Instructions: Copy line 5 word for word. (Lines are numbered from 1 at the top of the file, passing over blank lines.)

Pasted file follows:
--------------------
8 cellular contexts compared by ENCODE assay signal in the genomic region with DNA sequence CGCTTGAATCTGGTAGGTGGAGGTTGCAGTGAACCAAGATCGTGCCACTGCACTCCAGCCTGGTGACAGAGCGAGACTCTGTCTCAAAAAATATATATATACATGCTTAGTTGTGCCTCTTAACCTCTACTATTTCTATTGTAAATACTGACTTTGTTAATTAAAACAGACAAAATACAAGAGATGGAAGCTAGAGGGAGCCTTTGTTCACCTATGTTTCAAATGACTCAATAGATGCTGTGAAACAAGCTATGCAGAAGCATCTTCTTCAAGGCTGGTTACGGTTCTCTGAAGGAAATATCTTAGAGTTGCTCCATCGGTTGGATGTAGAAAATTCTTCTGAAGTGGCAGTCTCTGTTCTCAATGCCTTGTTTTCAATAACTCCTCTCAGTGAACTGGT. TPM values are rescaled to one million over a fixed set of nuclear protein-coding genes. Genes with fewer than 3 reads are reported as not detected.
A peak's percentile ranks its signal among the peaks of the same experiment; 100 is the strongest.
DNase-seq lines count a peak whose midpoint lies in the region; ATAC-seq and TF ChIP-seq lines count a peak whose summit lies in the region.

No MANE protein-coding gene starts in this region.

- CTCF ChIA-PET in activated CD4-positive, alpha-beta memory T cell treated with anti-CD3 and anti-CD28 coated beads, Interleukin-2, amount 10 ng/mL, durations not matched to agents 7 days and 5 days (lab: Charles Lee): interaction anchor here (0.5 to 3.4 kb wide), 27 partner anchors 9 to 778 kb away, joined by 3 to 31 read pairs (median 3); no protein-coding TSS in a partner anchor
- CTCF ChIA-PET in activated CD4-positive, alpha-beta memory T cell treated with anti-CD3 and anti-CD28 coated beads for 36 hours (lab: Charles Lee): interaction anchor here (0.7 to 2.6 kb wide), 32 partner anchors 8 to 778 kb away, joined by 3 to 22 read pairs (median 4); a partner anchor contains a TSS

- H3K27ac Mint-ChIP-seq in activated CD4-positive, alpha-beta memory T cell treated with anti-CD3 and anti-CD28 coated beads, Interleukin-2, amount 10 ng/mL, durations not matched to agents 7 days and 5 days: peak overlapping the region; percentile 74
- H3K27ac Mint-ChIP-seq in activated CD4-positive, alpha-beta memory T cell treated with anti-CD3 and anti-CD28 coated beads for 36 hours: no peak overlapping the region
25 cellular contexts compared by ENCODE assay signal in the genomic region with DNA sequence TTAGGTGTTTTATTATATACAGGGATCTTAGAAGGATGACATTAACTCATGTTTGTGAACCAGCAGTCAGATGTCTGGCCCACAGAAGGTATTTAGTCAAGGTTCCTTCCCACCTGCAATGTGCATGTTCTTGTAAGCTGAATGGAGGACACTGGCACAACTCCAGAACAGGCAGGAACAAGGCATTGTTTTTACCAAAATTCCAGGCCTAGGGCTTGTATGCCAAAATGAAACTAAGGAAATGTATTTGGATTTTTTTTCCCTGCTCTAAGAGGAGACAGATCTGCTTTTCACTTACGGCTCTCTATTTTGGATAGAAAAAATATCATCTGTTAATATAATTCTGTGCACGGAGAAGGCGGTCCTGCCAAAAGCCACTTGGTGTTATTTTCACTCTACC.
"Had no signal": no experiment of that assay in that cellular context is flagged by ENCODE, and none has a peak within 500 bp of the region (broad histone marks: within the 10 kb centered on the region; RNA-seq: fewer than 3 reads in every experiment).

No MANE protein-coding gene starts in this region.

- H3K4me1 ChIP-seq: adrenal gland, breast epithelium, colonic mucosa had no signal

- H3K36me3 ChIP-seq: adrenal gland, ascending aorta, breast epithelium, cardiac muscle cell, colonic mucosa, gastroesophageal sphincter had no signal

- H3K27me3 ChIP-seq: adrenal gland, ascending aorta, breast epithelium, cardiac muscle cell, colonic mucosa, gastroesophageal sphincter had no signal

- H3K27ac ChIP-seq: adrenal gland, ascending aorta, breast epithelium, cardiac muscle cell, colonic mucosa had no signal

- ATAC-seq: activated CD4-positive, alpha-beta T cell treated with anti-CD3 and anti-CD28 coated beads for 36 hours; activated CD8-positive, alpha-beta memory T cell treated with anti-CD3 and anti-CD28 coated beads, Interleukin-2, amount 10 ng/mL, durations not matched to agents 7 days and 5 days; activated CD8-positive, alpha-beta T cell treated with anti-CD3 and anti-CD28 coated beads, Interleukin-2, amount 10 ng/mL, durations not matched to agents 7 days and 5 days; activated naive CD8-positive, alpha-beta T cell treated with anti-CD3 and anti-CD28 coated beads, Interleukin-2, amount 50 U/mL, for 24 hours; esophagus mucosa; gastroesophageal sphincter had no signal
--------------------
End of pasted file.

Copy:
- CTCF ChIA-PET in activated CD4-positive, alpha-beta memory T cell treated with anti-CD3 and anti-CD28 coated beads, Interleukin-2, amount 10 ng/mL, durations not matched to agents 7 days and 5 days (lab: Charles Lee): interaction anchor here (0.5 to 3.4 kb wide), 27 partner anchors 9 to 778 kb away, joined by 3 to 31 read pairs (median 3); no protein-coding TSS in a partner anchor